Moderna says COVID-19 vaccine 94.5% effective in clinical trials

Monday U.S. Biotech Group Moderna reported its COVID-19 vaccine showed a 94.5 percent efficacy rate in clinical trials. The news comes on the heels of Pfizer and BioNTech’s report that their vaccine has been 90 percent effective in clinical trials. 

Mark Lacy, CEO of Benchmark Research, a company running trials for Moderna in five cities including Austin called the efficacy rates “a wonderful surprise.” 

Lacy said though the numbers are relatively standard for vaccines, they shocked those in the industry. “Many people were hoping for a 50 percent efficacy, or you know a little bit above that. They probably still would have approved that because that would have been a great help.” He said the efficacy rates were expected to be so low because “the coronavirus has so many quirks.” 

Neither Moderna or Pfizer’s vaccine use the live virus. “You absolutely cannot get the virus from the vaccination,” said Lacy. 

Pfizers vaccine must be stored at minus 94 degrees. Lacy says that may make distribution difficult. “That’s astronomical in the vaccine world. Minus 70 is generally where we go up to,” he explained. 

Modernas vaccine requires a long-term storage temperature of minus four degrees. “That is something that we’re used to seeing in hospitals and most doctors offices as well.” 

Moderna utilized government funding through Operation Warpspeed. Pfizer did not. “You’ve got two different paths that are doing something somewhat similar and coming up with the same results.” said Austin-based vaccine-trial participant Abby Strite.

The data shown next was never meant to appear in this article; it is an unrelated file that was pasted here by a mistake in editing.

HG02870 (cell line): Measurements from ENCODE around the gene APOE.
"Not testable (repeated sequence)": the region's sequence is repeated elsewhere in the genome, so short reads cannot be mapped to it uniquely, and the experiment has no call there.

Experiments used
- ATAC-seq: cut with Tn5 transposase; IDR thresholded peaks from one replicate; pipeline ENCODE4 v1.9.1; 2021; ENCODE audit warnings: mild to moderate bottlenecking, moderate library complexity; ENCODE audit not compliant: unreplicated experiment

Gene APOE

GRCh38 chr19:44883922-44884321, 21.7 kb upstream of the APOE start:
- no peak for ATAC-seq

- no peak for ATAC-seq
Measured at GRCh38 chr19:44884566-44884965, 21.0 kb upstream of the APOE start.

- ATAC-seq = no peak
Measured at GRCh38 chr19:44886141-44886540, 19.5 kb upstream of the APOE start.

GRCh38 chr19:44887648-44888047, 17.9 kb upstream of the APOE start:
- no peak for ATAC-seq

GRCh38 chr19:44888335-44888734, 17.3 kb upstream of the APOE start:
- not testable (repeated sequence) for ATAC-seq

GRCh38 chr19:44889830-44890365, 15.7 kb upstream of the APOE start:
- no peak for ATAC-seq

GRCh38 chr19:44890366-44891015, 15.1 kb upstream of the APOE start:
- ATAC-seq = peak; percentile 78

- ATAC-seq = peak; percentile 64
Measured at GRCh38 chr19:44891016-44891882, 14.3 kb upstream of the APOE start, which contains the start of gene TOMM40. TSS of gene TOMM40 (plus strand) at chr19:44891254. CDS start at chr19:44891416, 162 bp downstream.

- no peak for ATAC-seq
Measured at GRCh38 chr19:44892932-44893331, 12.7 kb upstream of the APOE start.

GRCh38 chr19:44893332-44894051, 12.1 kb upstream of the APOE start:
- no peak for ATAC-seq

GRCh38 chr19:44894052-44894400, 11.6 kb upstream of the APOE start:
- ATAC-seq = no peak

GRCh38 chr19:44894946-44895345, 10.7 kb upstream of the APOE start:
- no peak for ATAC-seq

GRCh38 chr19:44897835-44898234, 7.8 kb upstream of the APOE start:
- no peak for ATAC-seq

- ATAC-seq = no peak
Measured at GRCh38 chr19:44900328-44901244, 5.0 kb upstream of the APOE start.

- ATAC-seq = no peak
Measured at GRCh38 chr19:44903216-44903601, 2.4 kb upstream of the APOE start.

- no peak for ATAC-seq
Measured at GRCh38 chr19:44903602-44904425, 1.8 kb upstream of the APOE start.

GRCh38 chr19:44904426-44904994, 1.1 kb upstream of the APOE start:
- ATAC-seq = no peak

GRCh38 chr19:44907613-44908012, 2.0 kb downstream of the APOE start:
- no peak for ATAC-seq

The two companies are expected to submit for FDA Emergency Use Authorizations. Both are in “phase three” of trials, the final phase before they can submit for the authorization. 


Lacy said during the third phase, researchers look at “whoever's gonna go out and get a vaccination.” He said it is important to ensure those with comorbid conditions, essential workers, and those of diverse ages and races are included in the third trial phase. 

“If all the stars align I think we’ll see the first people being vaccinated prior to the beginning of the year,” he said. Stressing the importance of having “three to five” vaccines on the market, for manufacturing and distribution purposes. 

“The point was to have a trial that met all the requirements for efficacy and safety and so in whatever way I could contribute to that, I’m just grateful I had the chance to do that,” said Strite who participated in a Moderna trial at the Be Well Clinic in Cedar Park through Advanced Clinical Research. 

Strite, a 36-year-old Airforce Veteran, and mother told FOX 7 Austin she felt her risks participating in the study were low, and the rewards, great. “To be honest it just felt like a no-brainer right? They needed people. I’m a person.” 

Strite experienced pain at the injection site after her first shot. After the second, she had side-effects she equates to a hangover.  “It wasn’t that bad, I rested and I got through it.” she said. 

Strite does not know if she received the vaccine or placebo. Either way, she hopes her experience will encourage, not scare others. “I don’t want them to be put off from getting the vaccine cause of the fact that they may feel sick for a day,” she said.